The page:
There is a long tradition of scientists and other intellectuals in the West being casually dismissive of people’s spiritual experiences. In 1766, the German philosopher Immanuel Kant declared that people who claim to see spirits, such as his contemporary, the Swedish scientist Emanuel Swedenborg, are mad. Kant, a believer in the immortality of the soul, did not draw on empirical or medical knowledge to make his case, and was not beyond employing a fart joke to get his derision across: “If a hypochondriac wind romps in the intestines it depends on the direction it takes. If it descends it becomes a f–––, if it ascends it becomes an apparition or sacred inspiration.”
Another “enlightened” enemy of other-worldly visions was the chemist and devout Christian, Joseph Priestley. His own critique of spirit seership in 1791 did not advance scientific arguments either, but presented biblical “proof” that the only legitimate afterlife was the bodily resurrection of the dead on Judgement Day.
However, there is good cause to question the overzealous pathologisation of spiritual sightings and ghostly visions. About a century after Kant and Priestley scoffed at such experiences, William James, the “father” of American scientific psychology, participated in research on the first international census of hallucinations in “healthy” people. The census was carried out in 1889-’97 on behalf of the International Congress of Experimental Psychology, and drew on a sample of 17,000 men and women. This survey showed that hallucinations – including ghostly visions – were remarkably widespread, thus severely undermining contemporary medical views of their inherent pathology. But the project was unorthodox in yet another respect because it scrutinised claims of “veridical” impressions – that is, cases where people reported seeing an apparition of a loved one suffering an accident or other crisis, which they had in fact undergone, but which the hallucinator couldn’t have known about through “normal” means. The vicinity of such positive findings with ghost stories was reason enough for most intellectuals not to touch the census report with a bargepole, and the pathological interpretation of hallucinations and visions continued to prevail until the late-20th century.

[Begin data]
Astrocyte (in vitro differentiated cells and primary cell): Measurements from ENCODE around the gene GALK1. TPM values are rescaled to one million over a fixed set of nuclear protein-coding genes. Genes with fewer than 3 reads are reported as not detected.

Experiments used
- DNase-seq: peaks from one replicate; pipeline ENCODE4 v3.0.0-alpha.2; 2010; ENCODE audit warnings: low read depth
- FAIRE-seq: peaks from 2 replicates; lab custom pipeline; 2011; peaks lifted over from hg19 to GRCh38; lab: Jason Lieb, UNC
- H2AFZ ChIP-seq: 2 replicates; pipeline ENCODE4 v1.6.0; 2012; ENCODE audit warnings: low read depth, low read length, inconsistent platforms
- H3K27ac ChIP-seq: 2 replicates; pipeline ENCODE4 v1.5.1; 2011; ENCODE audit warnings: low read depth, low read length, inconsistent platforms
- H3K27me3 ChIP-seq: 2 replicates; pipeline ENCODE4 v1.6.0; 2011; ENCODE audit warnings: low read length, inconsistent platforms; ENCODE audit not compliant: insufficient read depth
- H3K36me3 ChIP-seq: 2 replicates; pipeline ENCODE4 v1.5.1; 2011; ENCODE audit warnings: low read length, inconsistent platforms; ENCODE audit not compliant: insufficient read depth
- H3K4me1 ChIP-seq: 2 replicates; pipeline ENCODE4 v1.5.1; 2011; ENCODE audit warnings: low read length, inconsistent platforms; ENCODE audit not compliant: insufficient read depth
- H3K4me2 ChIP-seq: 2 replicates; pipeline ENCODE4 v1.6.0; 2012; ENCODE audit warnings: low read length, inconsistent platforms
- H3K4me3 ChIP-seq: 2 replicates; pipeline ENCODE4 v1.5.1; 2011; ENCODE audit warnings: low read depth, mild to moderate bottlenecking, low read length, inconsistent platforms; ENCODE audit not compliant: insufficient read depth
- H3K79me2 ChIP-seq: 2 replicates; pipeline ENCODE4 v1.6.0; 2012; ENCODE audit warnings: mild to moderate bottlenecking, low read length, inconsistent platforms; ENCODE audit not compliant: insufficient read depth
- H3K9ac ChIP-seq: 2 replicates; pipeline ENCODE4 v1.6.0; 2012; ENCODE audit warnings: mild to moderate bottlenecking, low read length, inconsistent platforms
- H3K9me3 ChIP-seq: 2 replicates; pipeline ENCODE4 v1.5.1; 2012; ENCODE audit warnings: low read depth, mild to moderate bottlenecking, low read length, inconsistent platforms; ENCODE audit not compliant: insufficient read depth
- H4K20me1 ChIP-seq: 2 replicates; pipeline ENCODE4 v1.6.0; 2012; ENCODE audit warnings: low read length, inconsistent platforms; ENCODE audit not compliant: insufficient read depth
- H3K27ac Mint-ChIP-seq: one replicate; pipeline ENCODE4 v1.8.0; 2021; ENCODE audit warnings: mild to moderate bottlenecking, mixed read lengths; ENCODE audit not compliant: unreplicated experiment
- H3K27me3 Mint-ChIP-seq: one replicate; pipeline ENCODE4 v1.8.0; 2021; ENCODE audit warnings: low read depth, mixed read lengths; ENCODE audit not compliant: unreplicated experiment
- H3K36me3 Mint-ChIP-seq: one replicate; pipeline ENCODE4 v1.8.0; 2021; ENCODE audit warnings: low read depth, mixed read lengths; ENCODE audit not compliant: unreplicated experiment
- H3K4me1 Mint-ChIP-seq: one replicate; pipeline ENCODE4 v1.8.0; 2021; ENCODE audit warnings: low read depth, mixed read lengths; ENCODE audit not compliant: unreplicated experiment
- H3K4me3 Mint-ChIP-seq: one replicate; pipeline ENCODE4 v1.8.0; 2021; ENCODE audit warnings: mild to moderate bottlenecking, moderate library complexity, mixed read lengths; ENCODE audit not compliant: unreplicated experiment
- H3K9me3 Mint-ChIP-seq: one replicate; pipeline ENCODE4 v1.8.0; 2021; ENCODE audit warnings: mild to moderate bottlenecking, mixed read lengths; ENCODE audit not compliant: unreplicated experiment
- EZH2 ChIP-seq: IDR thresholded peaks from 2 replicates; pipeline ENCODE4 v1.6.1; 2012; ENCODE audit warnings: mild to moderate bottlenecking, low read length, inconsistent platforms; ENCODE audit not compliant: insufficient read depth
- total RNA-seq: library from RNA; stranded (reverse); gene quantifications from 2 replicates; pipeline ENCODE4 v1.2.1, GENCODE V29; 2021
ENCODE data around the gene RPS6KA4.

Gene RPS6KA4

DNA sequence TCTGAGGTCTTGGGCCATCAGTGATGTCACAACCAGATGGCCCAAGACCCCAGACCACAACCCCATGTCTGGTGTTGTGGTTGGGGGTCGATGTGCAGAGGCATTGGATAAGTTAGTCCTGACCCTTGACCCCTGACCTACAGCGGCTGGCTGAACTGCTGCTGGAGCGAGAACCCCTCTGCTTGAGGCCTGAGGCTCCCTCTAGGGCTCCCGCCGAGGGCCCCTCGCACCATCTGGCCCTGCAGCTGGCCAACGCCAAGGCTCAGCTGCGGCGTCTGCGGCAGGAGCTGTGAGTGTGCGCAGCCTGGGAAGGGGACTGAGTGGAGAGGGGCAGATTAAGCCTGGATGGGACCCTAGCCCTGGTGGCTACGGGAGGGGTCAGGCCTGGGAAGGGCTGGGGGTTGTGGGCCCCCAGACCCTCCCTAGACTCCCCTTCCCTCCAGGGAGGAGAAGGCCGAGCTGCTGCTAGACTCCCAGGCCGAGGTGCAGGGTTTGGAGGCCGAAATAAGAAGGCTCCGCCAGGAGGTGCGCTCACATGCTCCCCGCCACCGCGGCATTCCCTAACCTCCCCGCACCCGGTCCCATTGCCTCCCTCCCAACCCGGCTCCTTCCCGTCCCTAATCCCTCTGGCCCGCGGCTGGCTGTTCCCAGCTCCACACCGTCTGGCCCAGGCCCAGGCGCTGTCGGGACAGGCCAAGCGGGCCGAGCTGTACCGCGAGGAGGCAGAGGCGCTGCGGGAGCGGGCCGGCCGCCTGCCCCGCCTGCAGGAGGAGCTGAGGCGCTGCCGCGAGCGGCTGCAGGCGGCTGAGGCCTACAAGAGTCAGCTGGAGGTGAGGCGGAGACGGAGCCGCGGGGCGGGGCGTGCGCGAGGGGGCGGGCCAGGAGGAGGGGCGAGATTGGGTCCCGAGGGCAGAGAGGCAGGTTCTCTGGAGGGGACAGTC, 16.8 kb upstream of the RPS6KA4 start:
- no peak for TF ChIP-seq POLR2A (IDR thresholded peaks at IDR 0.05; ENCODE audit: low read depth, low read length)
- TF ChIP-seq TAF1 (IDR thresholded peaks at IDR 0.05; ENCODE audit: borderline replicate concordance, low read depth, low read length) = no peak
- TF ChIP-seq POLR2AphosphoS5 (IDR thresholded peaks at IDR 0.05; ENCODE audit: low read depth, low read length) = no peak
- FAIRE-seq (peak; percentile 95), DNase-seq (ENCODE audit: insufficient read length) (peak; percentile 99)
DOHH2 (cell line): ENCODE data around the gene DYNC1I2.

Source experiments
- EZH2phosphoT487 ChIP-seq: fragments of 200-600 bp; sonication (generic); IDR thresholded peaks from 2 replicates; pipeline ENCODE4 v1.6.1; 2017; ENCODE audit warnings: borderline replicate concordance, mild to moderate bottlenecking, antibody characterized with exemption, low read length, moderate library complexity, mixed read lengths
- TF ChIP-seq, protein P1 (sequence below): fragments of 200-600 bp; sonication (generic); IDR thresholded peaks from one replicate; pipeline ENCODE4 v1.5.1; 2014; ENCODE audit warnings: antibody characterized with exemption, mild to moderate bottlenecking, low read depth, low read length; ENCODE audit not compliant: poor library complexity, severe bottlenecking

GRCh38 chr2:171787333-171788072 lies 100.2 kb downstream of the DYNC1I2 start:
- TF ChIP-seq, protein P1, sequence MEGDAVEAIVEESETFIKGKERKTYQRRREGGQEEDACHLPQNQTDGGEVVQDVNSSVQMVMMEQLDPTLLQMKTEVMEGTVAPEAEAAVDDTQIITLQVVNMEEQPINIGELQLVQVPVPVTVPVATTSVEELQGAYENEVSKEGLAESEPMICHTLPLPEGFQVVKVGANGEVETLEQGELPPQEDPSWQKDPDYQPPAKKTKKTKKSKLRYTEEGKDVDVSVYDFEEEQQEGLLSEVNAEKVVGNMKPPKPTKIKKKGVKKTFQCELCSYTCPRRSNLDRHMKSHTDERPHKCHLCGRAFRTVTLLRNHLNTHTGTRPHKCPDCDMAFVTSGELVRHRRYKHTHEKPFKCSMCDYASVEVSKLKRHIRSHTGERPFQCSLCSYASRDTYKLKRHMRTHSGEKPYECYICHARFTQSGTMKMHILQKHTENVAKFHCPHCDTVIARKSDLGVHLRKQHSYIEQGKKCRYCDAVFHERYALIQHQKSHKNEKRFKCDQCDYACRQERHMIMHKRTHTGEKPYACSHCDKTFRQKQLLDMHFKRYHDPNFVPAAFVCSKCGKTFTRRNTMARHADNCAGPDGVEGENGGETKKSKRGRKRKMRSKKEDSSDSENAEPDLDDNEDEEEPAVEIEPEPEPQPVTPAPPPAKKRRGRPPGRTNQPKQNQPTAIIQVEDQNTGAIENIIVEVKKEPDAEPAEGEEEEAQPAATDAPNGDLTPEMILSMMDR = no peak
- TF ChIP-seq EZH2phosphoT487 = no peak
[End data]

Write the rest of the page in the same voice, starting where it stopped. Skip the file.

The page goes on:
Things slowly began to change in about 1971, when the British Medical Journal published a study The Hallucinations of Widowhood by the Welsh physician W Dewi Rees. Of the 293 bereaved women and men in Rees’s sample, 46.7% reported encounters with their deceased spouses. Most important, 69% perceived these encounters as helpful, whereas only 6% found them unsettling. Many of these experiences, which ranged from a sense of presence, to tactile, auditory and visual impressions indistinguishable from interactions with living persons, continued over years. Rees’s paper inspired a trickle of fresh studies that confirmed his initial findings – these hallucinations don’t seem inherently pathological nor therapeutically undesirable. On the contrary, whatever their ultimate causes, they often appear to provide the bereaved with much-needed strength to carry on.